96. 1390. Statute of Maintenance and Livery ..... 153

97. 1392. Conveyances to the Uses of Religious Houses and Other

Corporations forbidden, etc. . . . . . .154

98. 1393- The Second Statute of Prremunire 156

99. 1397. New Definition of Treason . . . . . -159

100. 1398. Delegation of Powers by Parliament of Shrewsbury . . 159

101. 1398. Grant of Subsidy for Life to Richard II by Parliament of

Shrewsbury . . . . . . . . .160

102. 1399. Resignation of Richard II 161

IO 3- I 399- Deposition of Richard II and Election of Henry IV . 162

HENRY IV

104. 1399. An Act for the Security of the Subject and in Repeal of

the Acts of the Parliament of Shrewsbury . . .165

105. 1399. Haxey's Case 167

106. 1401. The Statute " De Hteretico Comburendo " . . . 168

107. 1401. Sir Arnold Savage asks for the Privileges of Parliament . 171

108. 1401. Members excused for Matters spoken in Parliament . .172

109. 1401. Responses to the Petitions of the Commons . . . 173
no. 1406. Act to regulate the Succession 173

111. 1406. The Manner of electing Knights of the Shire . . . 174

112. 1407. Commons to originate Money Bills 175

113. 1410. Act restraining Abuses by the Sheriffs in Election Returns 177

HENRY V

114. 1413. Grant of Subsidy and Tunnage and Poundage . . . 178

115. 1413. Residence required of Knights of the Shire and of their

Electors 179

116. 1414. Confiscation of the Alien Priories 180

117. 1414. King agrees not to alter the Petitions of the Commons . 181

118. 1415. Grant of a Subsidy and Tunnage and Poundage for Life . 182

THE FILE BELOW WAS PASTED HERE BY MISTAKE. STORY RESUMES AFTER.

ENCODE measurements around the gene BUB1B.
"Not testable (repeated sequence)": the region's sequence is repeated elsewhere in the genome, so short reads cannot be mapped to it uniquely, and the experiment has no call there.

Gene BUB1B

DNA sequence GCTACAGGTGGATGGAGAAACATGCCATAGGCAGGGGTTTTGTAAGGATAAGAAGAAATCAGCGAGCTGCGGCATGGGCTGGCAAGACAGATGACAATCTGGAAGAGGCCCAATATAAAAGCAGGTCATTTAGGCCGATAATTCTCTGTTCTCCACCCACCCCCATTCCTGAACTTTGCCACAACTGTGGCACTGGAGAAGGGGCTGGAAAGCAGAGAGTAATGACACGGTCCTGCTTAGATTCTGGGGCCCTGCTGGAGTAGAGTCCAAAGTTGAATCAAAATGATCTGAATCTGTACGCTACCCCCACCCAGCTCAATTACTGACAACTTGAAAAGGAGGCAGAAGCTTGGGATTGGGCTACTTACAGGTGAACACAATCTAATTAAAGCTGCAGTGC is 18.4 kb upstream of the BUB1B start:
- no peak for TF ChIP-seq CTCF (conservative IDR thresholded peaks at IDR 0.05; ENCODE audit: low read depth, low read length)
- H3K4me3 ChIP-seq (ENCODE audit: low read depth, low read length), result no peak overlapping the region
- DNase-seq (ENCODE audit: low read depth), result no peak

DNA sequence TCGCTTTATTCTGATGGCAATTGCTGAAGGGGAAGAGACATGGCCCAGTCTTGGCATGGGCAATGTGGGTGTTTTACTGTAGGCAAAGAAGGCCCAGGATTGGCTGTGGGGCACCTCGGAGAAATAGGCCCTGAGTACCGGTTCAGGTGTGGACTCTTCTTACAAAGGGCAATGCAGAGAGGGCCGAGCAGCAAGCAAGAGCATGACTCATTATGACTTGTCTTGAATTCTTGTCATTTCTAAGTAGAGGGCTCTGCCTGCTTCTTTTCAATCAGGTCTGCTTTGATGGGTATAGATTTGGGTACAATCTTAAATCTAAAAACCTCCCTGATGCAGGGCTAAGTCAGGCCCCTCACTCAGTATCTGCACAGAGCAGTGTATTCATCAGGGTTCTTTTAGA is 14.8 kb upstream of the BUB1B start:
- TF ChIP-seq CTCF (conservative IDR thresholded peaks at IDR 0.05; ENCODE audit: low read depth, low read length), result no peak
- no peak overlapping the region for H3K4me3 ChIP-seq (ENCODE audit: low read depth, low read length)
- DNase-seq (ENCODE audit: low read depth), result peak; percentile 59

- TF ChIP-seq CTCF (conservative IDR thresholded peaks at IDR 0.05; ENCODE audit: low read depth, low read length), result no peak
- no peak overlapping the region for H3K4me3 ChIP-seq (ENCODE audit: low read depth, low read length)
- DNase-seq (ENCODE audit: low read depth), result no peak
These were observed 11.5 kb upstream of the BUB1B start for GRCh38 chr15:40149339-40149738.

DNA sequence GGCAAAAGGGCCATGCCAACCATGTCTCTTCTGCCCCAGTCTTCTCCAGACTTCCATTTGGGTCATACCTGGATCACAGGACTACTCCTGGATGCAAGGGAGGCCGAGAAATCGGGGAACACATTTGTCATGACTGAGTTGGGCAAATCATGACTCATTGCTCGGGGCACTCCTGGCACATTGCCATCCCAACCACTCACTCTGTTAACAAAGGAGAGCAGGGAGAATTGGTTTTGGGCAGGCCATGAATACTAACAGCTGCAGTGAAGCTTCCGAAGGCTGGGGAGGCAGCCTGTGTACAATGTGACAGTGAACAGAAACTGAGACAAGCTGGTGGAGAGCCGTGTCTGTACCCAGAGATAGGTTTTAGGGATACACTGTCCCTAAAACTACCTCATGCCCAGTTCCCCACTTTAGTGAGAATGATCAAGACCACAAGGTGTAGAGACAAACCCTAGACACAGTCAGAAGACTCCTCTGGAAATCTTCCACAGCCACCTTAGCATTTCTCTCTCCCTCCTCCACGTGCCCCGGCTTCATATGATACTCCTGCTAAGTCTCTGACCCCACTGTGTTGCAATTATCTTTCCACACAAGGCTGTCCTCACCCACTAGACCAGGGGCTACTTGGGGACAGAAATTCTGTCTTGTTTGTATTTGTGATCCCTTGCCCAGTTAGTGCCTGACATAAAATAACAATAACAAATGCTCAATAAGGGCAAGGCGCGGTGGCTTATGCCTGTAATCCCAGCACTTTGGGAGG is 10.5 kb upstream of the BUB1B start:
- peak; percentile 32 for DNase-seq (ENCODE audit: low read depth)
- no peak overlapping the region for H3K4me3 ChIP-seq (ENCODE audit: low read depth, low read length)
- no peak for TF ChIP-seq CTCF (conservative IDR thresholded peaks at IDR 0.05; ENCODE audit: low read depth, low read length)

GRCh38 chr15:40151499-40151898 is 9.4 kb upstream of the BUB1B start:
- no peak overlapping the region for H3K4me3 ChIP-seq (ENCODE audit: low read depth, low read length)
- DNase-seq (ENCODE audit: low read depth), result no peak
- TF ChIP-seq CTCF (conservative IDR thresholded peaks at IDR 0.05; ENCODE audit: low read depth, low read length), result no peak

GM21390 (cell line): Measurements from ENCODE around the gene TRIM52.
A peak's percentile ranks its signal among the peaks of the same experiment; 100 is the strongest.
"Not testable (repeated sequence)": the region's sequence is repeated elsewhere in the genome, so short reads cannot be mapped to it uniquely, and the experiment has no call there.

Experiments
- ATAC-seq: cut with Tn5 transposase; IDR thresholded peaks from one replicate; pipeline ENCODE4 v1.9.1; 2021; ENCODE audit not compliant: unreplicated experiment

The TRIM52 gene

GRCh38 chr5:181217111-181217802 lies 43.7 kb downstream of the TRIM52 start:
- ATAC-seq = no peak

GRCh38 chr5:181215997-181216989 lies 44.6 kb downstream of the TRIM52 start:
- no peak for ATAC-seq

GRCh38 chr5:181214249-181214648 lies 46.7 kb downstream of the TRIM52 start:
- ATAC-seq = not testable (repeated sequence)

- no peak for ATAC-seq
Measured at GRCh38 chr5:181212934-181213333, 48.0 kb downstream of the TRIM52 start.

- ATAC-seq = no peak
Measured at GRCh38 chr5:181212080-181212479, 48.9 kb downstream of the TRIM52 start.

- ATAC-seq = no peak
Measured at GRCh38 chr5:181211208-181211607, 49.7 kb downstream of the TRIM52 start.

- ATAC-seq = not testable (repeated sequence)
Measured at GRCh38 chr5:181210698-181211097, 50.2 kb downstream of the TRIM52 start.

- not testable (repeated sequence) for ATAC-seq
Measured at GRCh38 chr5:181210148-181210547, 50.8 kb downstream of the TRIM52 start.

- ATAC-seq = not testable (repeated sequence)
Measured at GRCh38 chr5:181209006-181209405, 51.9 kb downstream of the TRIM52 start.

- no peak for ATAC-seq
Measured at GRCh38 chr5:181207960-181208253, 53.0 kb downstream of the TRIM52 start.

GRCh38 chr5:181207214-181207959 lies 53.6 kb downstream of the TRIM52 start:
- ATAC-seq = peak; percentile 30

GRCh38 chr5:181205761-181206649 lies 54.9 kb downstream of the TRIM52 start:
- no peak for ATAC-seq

HENRY VI

119. 1422. Government during the Minority of Henry VI . . . 184



Contents xiii



1 20. 1428. Definition of the Powers of the Duke of Gloucester as

Protector . 188

121. 1429. Electors of Knights of the Shire must be Forty Shilling

Freeholders 190

122. 1429. Lark e's Case; Privileges of Member's Servants . . 191

123. 1437. Act a g a > nst Smuggling 193

124. 1439. Against Abuse in Appointment of Justices of the Peace . 194

125. 1445. Qualifications of Knights of the Shire .... 195

126. 1450. Attainder of John Cade 195

127. 1460. Privilege of Members from Arrest; Clerk's Case . . 196

128. 1460. Recognition of the Duke of York as Heir to the Throne . 198

EDWARD IV

129. 1461. Act declaring Valid Acts of Lancastrian Kings . . . 202

130. 1467. Treaty of Commerce with Burgundy 204

RICHARD III

131. 1484. Confirmation of Richard's Title 207

132. 1484. Grant of Subsidy 210

133. 1484. An Act to free Subjects from Benevolences . . . 212

HENRY VII

134. 1485. Recognition of the Title of Henry VII .... 213

135. 1485. An Act against bringing in of Gascony Wine except in

English, Irish, or Welshmen's Ships . . . .213

136. 1487. Establishment of the Court of Star Chamber . . . 214
1 37- 1 49S- Allegiance to a De Facto King not Treason . . . 215

138. 1503-1504. An Act against Unlawful Retainers and Liveries . 216

139. 1503-1504. Reversal of Attainders 218

140. 1503-1504. Grant of Two Aids 220

HENRY VIII

141. 1512. Benefit of Clergy denied to Murderers .... 223

142. 1512. Act in Strode's Case . . . . . . ... 224

143. 1514-1515. Resumption of Royal Grants 225

144. 1532. The Conditional Restraint of Annates .... 226

145. 1533. Act in Restraint of Appeals 229

146. 1534. Ecclesiastical Appointments Act 232

147. 1534. The First Act of Succession 235

148. 1534. Act of Supremacy of Henry VIII 239

X 49- '534- The Treasons Act . 240

150. 1536. Act for the Dissolution of the Lesser Monasteries . . 243



xiv Contents